You probably didn’t hear about it, but a few weeks ago the pregnancy world celebrated its annual National Midwifery Week.
It reminded me of a few things, including the fact I’d been meaning to give a shout out to the 20 certified nurse midwives who work at Spectrum Health.
In our pregnancy classes, the topic of midwives comes up often. Moms-to-be are curious about what midwives can do, what they can’t do and so forth.
In the U.S., about 8 percent of babies are born by certified nurse midwives.
There are two primary types of midwives: certified nurse midwife and certified professional midwife.
A certified nurse midwife, often referred to as a CNM, can practice all over the United States and must be an RN who has also completed graduate studies, as well as successfully completing a national exam.
At Spectrum Health, you can choose a certified nurse midwife for your prenatal care, postpartum care and delivery.
Certified nurse midwives can also do family planning, well-women care, care during menopause and more. They can handle all low-risk pregnancies and collaborate with the OB-GYN physicians for risks the patient might have. They cannot perform surgery.
Certified professional midwives, or CPMs, specialize in home birth. That’s why they are often referred to as home-birth midwives. A certified professional midwife doesn’t necessarily need any formal education, as the work is generally learned through on-the-job training. Spectrum Health does not employ CPMs.
The certified nurse midwives at Spectrum Health offer personalized care to women before, during and after pregnancy. They work in partnership with OB-GYN physicians.
“The word midwife means ‘with woman,'” said Courtney Hilbert, CNM, a Spectrum Health certified nurse midwife. “I am passionate about providing evidence-based, high-quality care to women throughout their lives.”
The midwifery-led care model has been studied quite extensively over the years and various research has indicated that midwife-led care typically leads to less-complicated births, among various benefits.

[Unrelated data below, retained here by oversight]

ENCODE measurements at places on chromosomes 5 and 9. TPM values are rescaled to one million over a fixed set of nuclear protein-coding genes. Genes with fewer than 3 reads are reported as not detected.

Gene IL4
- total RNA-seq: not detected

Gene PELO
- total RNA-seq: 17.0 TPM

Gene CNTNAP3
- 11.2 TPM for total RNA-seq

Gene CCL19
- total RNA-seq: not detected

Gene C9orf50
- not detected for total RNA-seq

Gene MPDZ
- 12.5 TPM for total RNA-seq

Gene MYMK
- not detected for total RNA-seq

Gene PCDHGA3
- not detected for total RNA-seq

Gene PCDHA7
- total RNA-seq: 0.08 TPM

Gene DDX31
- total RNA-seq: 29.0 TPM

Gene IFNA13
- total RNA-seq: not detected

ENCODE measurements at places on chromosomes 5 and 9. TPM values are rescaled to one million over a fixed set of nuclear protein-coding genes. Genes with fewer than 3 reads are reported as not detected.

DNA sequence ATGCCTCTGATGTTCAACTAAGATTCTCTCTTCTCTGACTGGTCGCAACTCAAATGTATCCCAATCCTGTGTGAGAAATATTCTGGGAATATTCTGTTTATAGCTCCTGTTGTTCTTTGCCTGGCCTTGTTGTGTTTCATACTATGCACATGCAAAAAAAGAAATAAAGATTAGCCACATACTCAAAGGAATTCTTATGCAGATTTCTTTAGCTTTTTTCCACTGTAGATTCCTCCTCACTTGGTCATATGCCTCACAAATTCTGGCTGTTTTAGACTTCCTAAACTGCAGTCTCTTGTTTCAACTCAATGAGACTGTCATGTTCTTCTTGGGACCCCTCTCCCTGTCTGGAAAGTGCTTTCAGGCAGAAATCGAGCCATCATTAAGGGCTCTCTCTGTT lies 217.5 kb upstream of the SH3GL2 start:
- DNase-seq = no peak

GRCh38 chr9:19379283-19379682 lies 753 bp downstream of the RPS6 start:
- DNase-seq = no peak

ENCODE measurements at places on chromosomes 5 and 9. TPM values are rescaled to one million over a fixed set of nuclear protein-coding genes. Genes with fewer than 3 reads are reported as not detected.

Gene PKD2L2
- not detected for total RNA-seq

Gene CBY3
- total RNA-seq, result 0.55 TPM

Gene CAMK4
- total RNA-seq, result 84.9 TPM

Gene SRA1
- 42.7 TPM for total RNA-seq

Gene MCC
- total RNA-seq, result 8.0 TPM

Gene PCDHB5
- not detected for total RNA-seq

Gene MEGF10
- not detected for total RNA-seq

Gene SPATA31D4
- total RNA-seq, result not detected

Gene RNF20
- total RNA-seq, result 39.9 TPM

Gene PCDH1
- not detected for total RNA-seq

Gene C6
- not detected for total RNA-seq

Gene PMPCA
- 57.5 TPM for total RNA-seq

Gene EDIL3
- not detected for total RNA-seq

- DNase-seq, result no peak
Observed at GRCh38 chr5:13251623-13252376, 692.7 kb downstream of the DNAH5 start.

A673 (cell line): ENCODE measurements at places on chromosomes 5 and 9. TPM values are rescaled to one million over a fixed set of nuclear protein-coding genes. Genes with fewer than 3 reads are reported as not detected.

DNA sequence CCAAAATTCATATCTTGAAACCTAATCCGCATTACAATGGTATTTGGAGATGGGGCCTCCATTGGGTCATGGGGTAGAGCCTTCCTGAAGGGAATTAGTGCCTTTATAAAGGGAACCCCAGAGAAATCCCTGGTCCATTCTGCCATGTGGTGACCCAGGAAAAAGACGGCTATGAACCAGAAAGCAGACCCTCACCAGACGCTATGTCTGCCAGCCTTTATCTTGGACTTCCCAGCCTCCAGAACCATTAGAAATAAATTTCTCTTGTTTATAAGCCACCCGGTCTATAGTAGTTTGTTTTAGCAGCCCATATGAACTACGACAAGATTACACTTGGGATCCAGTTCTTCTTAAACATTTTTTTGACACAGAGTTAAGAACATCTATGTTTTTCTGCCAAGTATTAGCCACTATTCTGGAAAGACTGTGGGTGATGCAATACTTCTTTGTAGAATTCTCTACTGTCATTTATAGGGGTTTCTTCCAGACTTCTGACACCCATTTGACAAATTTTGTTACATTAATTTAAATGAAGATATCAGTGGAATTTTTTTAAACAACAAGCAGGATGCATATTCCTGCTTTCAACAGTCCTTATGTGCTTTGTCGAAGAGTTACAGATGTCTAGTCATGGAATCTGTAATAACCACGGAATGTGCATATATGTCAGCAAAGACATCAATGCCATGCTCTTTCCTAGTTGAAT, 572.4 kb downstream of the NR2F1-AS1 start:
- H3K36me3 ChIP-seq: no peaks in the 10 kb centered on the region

One study found that midwives bring a number of benefits to the equation, including:
- Fewer preterm births and fewer medical interventions
- Reduction in the use of epidurals
- Less likely to have an episiotomy or instrumental birth
The American College of Nurse-Midwives maintains that each woman should take the course of treatment that is best for her.
In an interview with the American Journal of Nursing, former American College of Nurse-Midwives president Ginger Breedlove said that certified nurse midwives need to be integrated into health care systems to improve outcomes and lower costs.
“Our goal is for all women to experience a healthy pregnancy and be cared for by certified nurse midwives (who are) working in collaboration with physician colleagues for seamless transfer to higher levels of care when indicated,” Breedlove said.
Hilbert agrees with that approach.
“Certified nurse midwives offer a safe, high-quality alternative approach to health care for women,” Hilbert said. “Spectrum Health’s collaborative model of care—certified nurse midwives working in partnership with OB-GYN physicians—ensures the best health outcomes for moms and babies.”